The city of Liverpool recently purchased 20 Mercedes-Benz Econic NGT (Natural Gas Technology) 2630 L trucks that will form a biogas-powered refuse collection fleet. Each of the Econic refuse vehicles features a 7.7-litre, 222-kilowatt (298-horsepower) M936G engine that runs on compressed natural gas and an Allison six-speed automatic gearbox. The 6x2 trucks also have Faun Zoeller Variopress 10-tonne-capacity compactor bodies, rear steering axles, low-height cabs, a low seating position, panoramic windscreens, and Active Brake Assist 4 emergency braking, all of which make the Econic well-suited for urban operations.
Liverpool expects the fleet, which is powered by 100% renewable biomethane, to cover 150,000 miles (241,401.6 kilometres) per year and reduce nitrogen oxide and carbon dioxide emissions by 90% and 80%, respectively. The city estimates the new trucks will reduce its fuel costs by up to 35% as well.
Confidence In The Econic
“These gas-powered trucks are much cleaner, and also quieter, than traditional refuse collection vehicles, so we’re confident they’ll make a real difference to the local environment,” says Harvey Mitchell, head of service for refuse and recycling at Liverpool Streetscene Services Ltd. “At the same time, they benefit from the very high levels of reliability, safety and user-friendly design that our older diesel-engined Econics have been delivering for years.”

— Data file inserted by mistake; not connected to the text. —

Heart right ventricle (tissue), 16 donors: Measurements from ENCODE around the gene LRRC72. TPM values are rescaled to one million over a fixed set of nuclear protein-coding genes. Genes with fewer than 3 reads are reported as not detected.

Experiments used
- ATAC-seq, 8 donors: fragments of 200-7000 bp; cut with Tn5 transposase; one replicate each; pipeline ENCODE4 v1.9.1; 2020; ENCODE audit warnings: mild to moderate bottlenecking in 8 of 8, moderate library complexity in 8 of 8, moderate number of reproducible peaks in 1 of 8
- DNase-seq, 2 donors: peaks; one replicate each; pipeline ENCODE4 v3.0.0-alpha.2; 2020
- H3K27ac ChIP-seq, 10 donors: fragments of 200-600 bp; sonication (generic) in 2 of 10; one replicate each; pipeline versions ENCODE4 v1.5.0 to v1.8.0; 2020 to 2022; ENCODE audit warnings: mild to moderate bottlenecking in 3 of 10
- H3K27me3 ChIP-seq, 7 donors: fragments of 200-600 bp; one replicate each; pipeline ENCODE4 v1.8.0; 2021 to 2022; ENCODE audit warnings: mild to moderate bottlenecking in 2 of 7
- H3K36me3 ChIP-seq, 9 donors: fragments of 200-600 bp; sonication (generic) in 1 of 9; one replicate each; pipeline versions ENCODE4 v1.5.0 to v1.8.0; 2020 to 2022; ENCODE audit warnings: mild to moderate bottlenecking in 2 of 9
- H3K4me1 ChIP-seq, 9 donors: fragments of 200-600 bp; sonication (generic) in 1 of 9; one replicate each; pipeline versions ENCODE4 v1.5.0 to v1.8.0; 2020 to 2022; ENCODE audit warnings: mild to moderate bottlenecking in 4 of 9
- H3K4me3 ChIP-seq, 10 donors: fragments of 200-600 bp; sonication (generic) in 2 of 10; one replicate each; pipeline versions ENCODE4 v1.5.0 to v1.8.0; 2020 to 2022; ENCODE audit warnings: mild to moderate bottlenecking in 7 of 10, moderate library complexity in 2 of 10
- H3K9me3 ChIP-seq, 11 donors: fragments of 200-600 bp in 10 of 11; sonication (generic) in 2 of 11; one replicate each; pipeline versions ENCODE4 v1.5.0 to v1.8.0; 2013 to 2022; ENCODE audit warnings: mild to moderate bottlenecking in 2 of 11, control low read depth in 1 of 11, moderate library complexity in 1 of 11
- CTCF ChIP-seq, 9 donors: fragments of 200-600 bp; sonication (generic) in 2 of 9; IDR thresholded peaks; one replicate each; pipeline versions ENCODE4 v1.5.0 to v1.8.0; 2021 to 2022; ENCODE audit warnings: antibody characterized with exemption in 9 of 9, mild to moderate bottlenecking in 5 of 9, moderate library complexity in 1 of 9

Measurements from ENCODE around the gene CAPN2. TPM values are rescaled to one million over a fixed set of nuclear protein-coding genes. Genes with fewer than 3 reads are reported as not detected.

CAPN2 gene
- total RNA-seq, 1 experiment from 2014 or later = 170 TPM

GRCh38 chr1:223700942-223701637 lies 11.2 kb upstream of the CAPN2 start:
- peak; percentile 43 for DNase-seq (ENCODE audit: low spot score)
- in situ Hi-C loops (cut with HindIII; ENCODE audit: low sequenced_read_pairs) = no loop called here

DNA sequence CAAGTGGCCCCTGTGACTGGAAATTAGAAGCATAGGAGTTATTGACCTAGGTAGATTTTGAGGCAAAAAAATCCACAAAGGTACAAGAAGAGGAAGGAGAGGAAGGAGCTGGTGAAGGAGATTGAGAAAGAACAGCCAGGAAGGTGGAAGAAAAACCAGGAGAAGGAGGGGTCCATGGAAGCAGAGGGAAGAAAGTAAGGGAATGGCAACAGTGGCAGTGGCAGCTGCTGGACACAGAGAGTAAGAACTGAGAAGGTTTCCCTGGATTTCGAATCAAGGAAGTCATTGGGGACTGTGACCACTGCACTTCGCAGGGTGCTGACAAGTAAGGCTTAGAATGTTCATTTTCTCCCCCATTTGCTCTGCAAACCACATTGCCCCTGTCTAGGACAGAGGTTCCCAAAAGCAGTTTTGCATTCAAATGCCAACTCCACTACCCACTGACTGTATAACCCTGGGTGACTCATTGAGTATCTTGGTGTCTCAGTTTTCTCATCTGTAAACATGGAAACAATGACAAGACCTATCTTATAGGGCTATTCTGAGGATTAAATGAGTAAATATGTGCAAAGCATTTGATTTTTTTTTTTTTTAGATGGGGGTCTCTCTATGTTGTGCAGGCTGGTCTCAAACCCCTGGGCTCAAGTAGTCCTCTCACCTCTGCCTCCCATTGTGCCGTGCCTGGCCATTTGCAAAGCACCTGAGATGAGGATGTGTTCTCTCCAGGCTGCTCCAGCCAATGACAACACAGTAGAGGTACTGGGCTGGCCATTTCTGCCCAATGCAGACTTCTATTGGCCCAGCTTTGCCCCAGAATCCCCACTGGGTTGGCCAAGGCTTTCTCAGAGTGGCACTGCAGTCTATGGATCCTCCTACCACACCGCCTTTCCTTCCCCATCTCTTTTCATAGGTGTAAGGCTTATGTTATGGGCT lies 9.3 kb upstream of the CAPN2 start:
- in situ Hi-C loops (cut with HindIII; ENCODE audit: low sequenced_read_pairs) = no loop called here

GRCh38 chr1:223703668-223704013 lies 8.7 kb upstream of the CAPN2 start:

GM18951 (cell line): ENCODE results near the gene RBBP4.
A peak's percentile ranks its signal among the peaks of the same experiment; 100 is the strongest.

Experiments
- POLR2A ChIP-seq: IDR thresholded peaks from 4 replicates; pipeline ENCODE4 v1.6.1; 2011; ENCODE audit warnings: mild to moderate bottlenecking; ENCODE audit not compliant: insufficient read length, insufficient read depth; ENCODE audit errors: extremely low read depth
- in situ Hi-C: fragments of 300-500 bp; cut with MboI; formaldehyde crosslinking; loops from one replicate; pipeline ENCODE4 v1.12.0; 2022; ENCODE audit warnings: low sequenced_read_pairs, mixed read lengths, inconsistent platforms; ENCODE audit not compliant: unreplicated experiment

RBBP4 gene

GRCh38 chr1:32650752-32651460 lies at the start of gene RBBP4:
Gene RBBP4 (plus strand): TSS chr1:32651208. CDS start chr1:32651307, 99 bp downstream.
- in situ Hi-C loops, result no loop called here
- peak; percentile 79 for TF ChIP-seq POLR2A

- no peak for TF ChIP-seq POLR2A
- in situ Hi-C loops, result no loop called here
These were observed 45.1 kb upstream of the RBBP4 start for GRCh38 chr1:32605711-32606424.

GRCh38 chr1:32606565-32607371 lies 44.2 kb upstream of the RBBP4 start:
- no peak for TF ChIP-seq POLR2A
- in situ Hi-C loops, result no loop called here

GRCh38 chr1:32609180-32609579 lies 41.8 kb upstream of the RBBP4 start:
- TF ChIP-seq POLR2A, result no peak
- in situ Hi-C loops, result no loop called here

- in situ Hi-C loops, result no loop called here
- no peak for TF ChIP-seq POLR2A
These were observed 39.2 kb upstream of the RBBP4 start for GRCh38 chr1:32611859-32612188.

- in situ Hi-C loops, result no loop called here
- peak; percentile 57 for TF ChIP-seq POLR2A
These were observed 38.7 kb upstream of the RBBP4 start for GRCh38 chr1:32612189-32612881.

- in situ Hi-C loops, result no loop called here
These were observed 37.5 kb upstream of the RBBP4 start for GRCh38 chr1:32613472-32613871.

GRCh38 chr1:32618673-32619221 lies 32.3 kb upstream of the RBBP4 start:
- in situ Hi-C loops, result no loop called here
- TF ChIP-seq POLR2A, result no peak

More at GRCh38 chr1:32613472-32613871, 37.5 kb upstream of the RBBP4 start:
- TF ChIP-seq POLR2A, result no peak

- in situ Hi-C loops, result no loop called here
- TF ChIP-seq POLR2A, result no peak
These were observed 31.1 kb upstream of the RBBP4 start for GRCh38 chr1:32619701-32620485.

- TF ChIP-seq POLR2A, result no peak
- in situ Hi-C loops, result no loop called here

Another Important Step
Establishing a CNG-powered fleet is part of Liverpool’s larger environmental initiative, which has the city on track to “meet its climate change targets three years ahead of schedule,” but Liverpool Mayor Joe Anderson says there is still more to do. “Our investment in this new fleet of refuse vehicles is a great statement of intent in our goal to make Liverpool a cleaner and greener city. These safe and efficient vehicles give collection teams the right tools to ensure residents receive a reliable service,” Anderson says. “However, we still need residents to take action by reducing, reusing, and recycling their waste, if we are to hit our target of recycling more than 55% of the waste we collect.”